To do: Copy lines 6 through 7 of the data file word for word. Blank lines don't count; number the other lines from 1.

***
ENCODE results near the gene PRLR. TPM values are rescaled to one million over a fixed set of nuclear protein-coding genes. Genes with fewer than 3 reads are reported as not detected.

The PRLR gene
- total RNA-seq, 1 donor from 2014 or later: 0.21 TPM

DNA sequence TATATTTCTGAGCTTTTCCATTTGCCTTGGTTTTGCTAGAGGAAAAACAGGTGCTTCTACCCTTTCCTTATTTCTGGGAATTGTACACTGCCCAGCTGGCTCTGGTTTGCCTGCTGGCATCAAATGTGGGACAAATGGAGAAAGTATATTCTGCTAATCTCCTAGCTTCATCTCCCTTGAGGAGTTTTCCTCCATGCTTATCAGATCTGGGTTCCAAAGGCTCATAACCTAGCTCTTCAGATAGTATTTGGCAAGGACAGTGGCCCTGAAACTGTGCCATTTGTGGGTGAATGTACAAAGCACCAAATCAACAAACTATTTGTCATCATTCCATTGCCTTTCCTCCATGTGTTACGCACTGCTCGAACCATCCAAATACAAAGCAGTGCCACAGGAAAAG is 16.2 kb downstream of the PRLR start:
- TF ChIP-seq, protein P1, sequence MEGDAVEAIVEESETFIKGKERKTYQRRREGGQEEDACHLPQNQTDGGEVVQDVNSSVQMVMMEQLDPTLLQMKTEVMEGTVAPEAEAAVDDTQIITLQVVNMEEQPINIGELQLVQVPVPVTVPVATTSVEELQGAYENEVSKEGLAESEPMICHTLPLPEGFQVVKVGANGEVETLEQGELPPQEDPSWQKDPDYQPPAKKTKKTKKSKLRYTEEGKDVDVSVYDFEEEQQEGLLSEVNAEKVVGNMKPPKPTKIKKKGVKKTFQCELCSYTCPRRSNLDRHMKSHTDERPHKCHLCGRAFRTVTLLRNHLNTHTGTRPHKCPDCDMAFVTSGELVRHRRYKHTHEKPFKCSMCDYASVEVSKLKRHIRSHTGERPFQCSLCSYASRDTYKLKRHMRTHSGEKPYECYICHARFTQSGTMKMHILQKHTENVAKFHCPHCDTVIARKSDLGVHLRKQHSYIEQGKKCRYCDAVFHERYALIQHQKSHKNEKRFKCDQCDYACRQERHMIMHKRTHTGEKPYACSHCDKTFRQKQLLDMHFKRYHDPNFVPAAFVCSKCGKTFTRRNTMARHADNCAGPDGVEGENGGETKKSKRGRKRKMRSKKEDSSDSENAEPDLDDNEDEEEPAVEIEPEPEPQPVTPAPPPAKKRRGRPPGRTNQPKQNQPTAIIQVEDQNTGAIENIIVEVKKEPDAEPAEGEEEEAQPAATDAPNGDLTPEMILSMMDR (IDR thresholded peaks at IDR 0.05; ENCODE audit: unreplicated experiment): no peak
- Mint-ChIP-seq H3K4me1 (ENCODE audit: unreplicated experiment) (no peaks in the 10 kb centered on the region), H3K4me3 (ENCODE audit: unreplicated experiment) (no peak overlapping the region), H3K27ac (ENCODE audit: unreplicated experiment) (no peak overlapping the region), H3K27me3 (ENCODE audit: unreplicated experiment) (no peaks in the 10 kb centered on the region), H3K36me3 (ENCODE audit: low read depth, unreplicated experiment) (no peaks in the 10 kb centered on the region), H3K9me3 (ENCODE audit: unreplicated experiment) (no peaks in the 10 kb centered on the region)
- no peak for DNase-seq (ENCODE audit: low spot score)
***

- Mint-ChIP-seq H3K4me1 (ENCODE audit: unreplicated experiment) (no peaks in the 10 kb centered on the region), H3K4me3 (ENCODE audit: unreplicated experiment) (no peak overlapping the region), H3K27ac (ENCODE audit: unreplicated experiment) (no peak overlapping the region), H3K27me3 (ENCODE audit: unreplicated experiment) (no peaks in the 10 kb centered on the region), H3K36me3 (ENCODE audit: low read depth, unreplicated experiment) (no peaks in the 10 kb centered on the region), H3K9me3 (ENCODE audit: unreplicated experiment) (no peaks in the 10 kb centered on the region)
- no peak for DNase-seq (ENCODE audit: low spot score)